to the product design. Remember Dr. Burns, it
is possible to EXERT PERFECT STATSTICAL
CONTROL over a product characteristic that
HAS THE WRONG SPECIFICATION. For this
situation defects will be made by the truck
load if spec is wrong no matter how many
control charts you use. What Wheeler says is
true only after the RIGHT design has been
put in place. Putting the RIGHT design in place
requires more than what the good Donald
Wheeler has to offer. For example, a design
engineer can use the 1.5 sigma shift concept to
test how robust his/her design is to process
centering error. By analytical test, the designer
can explore different nominal conditions and
tolerances that maximizes robustness while
concurrently meeting performance
requirements. If the RIGHT combination is
found by diligent engineering methods, the
tolerances of the TRIVAL MANY characteristics
can be greatly widened which then means
we can tolerate the variation and dont need to
even use control charts during production
REMEMBER, WE DONT NEED TO CONTROL
WHAT IS NOT SENSITIVE. We do not need to
Put on target and minimize variation for what is
not sensitive to the design requirements. This
is what causes us to waste so much money
too many design tolerances are way too tight. If
we find the vital few CTQs and properly treat
these during design, then we do not need to
control the trivial many. If we dont need to
control the trival many then we certainly do not
waste our time putting on target and
minimizing variation among the trival many.0September 26, 2003 at 3:24 pm #90351
Dr. ScottParticipant@Dr.Scott Include @Dr.Scott in your post and this person will
be notified via email.Reigle,
You say:“We frequently encounter situations where we must audit or verify the capability of a process with a highly limited and intermittent sample. In this kind of situation the sample may be limited to about 4 < n < 6 consequtive pieces."
First, why would we be “highly limited” in measuring a quality that is critical to either the customer or the process? Based on statements made in your earlier posts I am sure you would agree that if it is critical, it should be measured and controlled. If it is not, it should be ignored.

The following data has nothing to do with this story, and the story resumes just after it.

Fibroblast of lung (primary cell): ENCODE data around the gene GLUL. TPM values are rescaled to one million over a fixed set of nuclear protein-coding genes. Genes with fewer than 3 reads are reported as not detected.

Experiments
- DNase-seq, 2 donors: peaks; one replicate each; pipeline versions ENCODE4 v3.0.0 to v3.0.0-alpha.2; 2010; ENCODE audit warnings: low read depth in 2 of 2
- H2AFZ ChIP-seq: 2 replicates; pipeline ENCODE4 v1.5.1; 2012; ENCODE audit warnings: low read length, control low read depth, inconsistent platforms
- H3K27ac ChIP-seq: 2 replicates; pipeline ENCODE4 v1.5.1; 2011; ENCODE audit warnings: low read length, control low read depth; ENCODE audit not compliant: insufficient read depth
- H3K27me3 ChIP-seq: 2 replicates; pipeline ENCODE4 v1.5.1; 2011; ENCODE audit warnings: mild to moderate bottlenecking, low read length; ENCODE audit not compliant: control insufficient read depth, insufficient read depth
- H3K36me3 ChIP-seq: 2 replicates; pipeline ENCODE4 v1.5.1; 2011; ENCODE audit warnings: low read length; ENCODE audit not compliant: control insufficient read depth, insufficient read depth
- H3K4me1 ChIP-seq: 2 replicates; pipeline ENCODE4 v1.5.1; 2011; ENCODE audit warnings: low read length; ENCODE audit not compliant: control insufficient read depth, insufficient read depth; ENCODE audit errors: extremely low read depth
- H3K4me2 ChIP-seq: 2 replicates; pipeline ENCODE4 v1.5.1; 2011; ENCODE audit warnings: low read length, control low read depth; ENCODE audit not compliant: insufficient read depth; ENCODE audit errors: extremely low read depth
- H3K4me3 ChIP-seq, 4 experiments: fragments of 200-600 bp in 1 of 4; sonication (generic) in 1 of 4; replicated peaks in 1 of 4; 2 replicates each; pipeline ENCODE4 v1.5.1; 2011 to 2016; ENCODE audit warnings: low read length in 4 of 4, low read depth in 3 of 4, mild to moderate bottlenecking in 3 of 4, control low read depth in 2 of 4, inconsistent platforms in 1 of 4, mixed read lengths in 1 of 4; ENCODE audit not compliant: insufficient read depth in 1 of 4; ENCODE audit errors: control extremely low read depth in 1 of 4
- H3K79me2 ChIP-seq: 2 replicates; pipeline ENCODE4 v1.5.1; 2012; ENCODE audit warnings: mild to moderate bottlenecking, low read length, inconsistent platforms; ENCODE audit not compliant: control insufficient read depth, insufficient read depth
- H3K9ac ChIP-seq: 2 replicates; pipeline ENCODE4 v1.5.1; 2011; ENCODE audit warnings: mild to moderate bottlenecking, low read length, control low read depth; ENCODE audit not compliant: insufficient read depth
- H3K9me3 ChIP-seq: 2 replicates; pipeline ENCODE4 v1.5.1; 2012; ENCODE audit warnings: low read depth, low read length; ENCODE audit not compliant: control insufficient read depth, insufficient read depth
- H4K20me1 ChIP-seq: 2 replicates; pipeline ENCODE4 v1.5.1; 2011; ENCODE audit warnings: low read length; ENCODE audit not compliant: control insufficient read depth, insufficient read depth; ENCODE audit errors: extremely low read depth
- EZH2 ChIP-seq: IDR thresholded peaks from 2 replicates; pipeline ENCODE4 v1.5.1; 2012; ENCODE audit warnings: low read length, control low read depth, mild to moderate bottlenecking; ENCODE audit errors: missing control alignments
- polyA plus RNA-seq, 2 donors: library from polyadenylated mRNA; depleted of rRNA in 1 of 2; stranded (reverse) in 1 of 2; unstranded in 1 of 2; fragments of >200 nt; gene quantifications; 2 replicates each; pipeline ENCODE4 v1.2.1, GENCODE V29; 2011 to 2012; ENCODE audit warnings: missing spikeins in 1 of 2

More important though is the second part of your statement; “In this kind of situation the sample may be limited to about 4 < n < 6 consequtive pieces." Why consecutive pieces?? This is not a correct application of basic sampling procedures. Such procedures suggest that the within subroup variation should represent the natural variation in the process. Consecutive pieces are unlikely (as you point out) to do so. Therefore, consecutive piece sampling would be an improper approach for process control purposes. There ARE times where one WOULD use consecutive sampling, but this is done only in special circumstances, for example where measurement system concerns exist in a destructive test scenario. In such a case, the average of the subroup would be charted using I and mR charts, not Xbar and R.
Bottom line: Sure, if you use improper sampling procedures (i.e., consecutive piece sampling) you would expect more shift and drift than is represented by the within subroup variation. However, to say this is expected to be 1.5 sigma is just a shot in the dark. It might just as likely be .15 sigma or even 15 sigma. Again, proper sampling for control charts dictates that the within subgroup variation (that represented by the Rchart) represent the natural sources of variation in the process.
Dr. Scott0September 26, 2003 at 3:44 pm #90355
Reigle StewartParticipant@ReigleStewart Include @ReigleStewart in your post and this person will
be notified via email.Dr. Scott:The use of destructive sampling often requires
the we use a “highly limited” sample … due to
the economics of testing or other mitgating
circumstances. I do believe that you will find
that “consequtive sampling” is not improper …
that is why sequential proceedures and
sequential tests exist … such as Wald’s
sequential test of the mean and seqential
probability ratio tests (SPRT). Many well known
statistical proceedures are based on sequential
sampling techniques … even certain types of
designed experiments are predicated on
sequential sampling. In the real world it is not
always possible to get a random sample …
especially in continous processes like used the
chemical industry. When typical sample sizes
are used and accepted levels of alpha, it is not
possible to aquire a “.15 sigma or even 15
sigma” shift.Respectfully,Reigle Stewart0September 26, 2003 at 4:46 pm #90363
GabrielParticipant@Gabriel Include @Gabriel in your post and this person will
be notified via email.Haven’t you heard about rational subgroups? It is the recomended sampling strategy in SPC, and cosnsists of taking the parts for each subgroup as close as possible one from the other, so as to have a sample of what the process was doing at one instant.
“Such procedures suggest that the within subroup variation should represent the natural variation in the process”
Waht’s wrong with that? Subgroup variation actually SHULD represent varaition due to common causes only. That’s the key of SPC.0September 26, 2003 at 4:52 pm #90365